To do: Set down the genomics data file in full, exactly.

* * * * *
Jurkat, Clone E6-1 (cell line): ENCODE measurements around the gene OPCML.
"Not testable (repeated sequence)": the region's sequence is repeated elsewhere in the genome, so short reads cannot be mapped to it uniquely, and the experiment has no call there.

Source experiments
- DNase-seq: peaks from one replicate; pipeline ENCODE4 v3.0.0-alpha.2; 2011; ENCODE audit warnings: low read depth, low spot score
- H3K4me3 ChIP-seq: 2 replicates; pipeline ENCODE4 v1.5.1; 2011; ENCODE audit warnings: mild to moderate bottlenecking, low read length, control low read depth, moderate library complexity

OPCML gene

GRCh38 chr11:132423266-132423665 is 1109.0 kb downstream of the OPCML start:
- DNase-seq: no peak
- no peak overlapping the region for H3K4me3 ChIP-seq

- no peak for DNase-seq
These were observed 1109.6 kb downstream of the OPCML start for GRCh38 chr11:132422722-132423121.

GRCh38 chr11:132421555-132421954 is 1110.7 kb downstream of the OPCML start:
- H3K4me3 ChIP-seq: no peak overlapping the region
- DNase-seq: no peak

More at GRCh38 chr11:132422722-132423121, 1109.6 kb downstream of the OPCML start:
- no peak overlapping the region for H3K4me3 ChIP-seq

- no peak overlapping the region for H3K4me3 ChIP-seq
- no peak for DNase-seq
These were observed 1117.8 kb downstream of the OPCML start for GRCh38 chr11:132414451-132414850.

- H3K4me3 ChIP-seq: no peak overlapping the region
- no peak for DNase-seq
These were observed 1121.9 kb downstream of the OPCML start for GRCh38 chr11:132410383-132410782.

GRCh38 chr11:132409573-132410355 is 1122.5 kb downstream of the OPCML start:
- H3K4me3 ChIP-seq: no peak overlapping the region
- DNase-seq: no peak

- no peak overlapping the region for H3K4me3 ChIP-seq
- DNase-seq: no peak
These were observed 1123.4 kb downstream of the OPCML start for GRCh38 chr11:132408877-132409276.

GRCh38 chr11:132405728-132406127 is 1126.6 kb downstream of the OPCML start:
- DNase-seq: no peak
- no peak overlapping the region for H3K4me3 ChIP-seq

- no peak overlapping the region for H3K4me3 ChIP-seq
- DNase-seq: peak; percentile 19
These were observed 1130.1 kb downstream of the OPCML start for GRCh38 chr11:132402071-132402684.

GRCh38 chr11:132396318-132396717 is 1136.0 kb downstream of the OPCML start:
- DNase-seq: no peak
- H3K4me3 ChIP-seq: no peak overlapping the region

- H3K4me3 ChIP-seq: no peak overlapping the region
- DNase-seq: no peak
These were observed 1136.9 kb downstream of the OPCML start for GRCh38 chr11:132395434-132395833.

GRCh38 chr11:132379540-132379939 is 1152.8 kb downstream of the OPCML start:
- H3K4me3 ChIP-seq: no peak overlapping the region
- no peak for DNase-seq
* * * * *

Jurkat, Clone E6-1 (cell line): ENCODE measurements around the gene OPCML.
"Not testable (repeated sequence)": the region's sequence is repeated elsewhere in the genome, so short reads cannot be mapped to it uniquely, and the experiment has no call there.

Source experiments
- DNase-seq: peaks from one replicate; pipeline ENCODE4 v3.0.0-alpha.2; 2011; ENCODE audit warnings: low read depth, low spot score
- H3K4me3 ChIP-seq: 2 replicates; pipeline ENCODE4 v1.5.1; 2011; ENCODE audit warnings: mild to moderate bottlenecking, low read length, control low read depth, moderate library complexity

OPCML gene

GRCh38 chr11:132423266-132423665 is 1109.0 kb downstream of the OPCML start:
- DNase-seq: no peak
- no peak overlapping the region for H3K4me3 ChIP-seq

- no peak for DNase-seq
These were observed 1109.6 kb downstream of the OPCML start for GRCh38 chr11:132422722-132423121.

GRCh38 chr11:132421555-132421954 is 1110.7 kb downstream of the OPCML start:
- H3K4me3 ChIP-seq: no peak overlapping the region
- DNase-seq: no peak

More at GRCh38 chr11:132422722-132423121, 1109.6 kb downstream of the OPCML start:
- no peak overlapping the region for H3K4me3 ChIP-seq

- no peak overlapping the region for H3K4me3 ChIP-seq
- no peak for DNase-seq
These were observed 1117.8 kb downstream of the OPCML start for GRCh38 chr11:132414451-132414850.

- H3K4me3 ChIP-seq: no peak overlapping the region
- no peak for DNase-seq
These were observed 1121.9 kb downstream of the OPCML start for GRCh38 chr11:132410383-132410782.

GRCh38 chr11:132409573-132410355 is 1122.5 kb downstream of the OPCML start:
- H3K4me3 ChIP-seq: no peak overlapping the region
- DNase-seq: no peak

- no peak overlapping the region for H3K4me3 ChIP-seq
- DNase-seq: no peak
These were observed 1123.4 kb downstream of the OPCML start for GRCh38 chr11:132408877-132409276.

GRCh38 chr11:132405728-132406127 is 1126.6 kb downstream of the OPCML start:
- DNase-seq: no peak
- no peak overlapping the region for H3K4me3 ChIP-seq

- no peak overlapping the region for H3K4me3 ChIP-seq
- DNase-seq: peak; percentile 19
These were observed 1130.1 kb downstream of the OPCML start for GRCh38 chr11:132402071-132402684.

GRCh38 chr11:132396318-132396717 is 1136.0 kb downstream of the OPCML start:
- DNase-seq: no peak
- H3K4me3 ChIP-seq: no peak overlapping the region

- H3K4me3 ChIP-seq: no peak overlapping the region
- DNase-seq: no peak
These were observed 1136.9 kb downstream of the OPCML start for GRCh38 chr11:132395434-132395833.

GRCh38 chr11:132379540-132379939 is 1152.8 kb downstream of the OPCML start:
- H3K4me3 ChIP-seq: no peak overlapping the region
- no peak for DNase-seq